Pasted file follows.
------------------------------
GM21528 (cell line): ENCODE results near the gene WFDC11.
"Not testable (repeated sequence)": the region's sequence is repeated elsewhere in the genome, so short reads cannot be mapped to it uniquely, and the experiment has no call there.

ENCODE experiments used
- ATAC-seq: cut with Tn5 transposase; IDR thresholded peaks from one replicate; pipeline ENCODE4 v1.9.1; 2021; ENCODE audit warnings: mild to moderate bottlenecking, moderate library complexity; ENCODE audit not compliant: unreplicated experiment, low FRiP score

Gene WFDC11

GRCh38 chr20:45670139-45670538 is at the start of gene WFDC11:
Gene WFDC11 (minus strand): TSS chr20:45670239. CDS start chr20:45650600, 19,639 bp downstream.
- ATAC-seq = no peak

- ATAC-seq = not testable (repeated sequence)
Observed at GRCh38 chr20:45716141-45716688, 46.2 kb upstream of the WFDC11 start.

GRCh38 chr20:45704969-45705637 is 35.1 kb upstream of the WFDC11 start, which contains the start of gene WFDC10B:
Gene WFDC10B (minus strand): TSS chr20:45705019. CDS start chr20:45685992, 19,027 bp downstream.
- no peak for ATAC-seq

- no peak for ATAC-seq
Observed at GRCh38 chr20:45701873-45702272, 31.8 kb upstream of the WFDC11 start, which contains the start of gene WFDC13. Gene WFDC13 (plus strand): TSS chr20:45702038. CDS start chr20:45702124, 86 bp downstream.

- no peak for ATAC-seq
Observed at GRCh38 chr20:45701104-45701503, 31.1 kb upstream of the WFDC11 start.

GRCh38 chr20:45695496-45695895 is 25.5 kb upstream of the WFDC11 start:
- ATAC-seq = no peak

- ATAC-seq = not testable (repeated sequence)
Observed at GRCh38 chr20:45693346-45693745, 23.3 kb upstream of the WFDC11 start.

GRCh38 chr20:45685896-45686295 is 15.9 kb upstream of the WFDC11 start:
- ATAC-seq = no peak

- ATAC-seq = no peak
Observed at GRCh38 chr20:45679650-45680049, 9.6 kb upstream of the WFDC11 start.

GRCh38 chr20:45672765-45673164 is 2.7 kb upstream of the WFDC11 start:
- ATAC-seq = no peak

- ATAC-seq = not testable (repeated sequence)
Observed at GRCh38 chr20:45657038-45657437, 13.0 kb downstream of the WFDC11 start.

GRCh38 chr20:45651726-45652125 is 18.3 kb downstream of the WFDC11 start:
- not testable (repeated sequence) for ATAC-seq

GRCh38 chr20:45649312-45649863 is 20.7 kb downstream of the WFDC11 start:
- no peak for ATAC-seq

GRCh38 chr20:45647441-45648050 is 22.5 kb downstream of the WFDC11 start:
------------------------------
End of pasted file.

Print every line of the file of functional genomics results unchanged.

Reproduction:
GM21528 (cell line): ENCODE results near the gene WFDC11.
"Not testable (repeated sequence)": the region's sequence is repeated elsewhere in the genome, so short reads cannot be mapped to it uniquely, and the experiment has no call there.

ENCODE experiments used
- ATAC-seq: cut with Tn5 transposase; IDR thresholded peaks from one replicate; pipeline ENCODE4 v1.9.1; 2021; ENCODE audit warnings: mild to moderate bottlenecking, moderate library complexity; ENCODE audit not compliant: unreplicated experiment, low FRiP score

Gene WFDC11

GRCh38 chr20:45670139-45670538 is at the start of gene WFDC11:
Gene WFDC11 (minus strand): TSS chr20:45670239. CDS start chr20:45650600, 19,639 bp downstream.
- ATAC-seq = no peak

- ATAC-seq = not testable (repeated sequence)
Observed at GRCh38 chr20:45716141-45716688, 46.2 kb upstream of the WFDC11 start.

GRCh38 chr20:45704969-45705637 is 35.1 kb upstream of the WFDC11 start, which contains the start of gene WFDC10B:
Gene WFDC10B (minus strand): TSS chr20:45705019. CDS start chr20:45685992, 19,027 bp downstream.
- no peak for ATAC-seq

- no peak for ATAC-seq
Observed at GRCh38 chr20:45701873-45702272, 31.8 kb upstream of the WFDC11 start, which contains the start of gene WFDC13. Gene WFDC13 (plus strand): TSS chr20:45702038. CDS start chr20:45702124, 86 bp downstream.

- no peak for ATAC-seq
Observed at GRCh38 chr20:45701104-45701503, 31.1 kb upstream of the WFDC11 start.

GRCh38 chr20:45695496-45695895 is 25.5 kb upstream of the WFDC11 start:
- ATAC-seq = no peak

- ATAC-seq = not testable (repeated sequence)
Observed at GRCh38 chr20:45693346-45693745, 23.3 kb upstream of the WFDC11 start.

GRCh38 chr20:45685896-45686295 is 15.9 kb upstream of the WFDC11 start:
- ATAC-seq = no peak

- ATAC-seq = no peak
Observed at GRCh38 chr20:45679650-45680049, 9.6 kb upstream of the WFDC11 start.

GRCh38 chr20:45672765-45673164 is 2.7 kb upstream of the WFDC11 start:
- ATAC-seq = no peak

- ATAC-seq = not testable (repeated sequence)
Observed at GRCh38 chr20:45657038-45657437, 13.0 kb downstream of the WFDC11 start.

GRCh38 chr20:45651726-45652125 is 18.3 kb downstream of the WFDC11 start:
- not testable (repeated sequence) for ATAC-seq

GRCh38 chr20:45649312-45649863 is 20.7 kb downstream of the WFDC11 start:
- no peak for ATAC-seq

GRCh38 chr20:45647441-45648050 is 22.5 kb downstream of the WFDC11 start: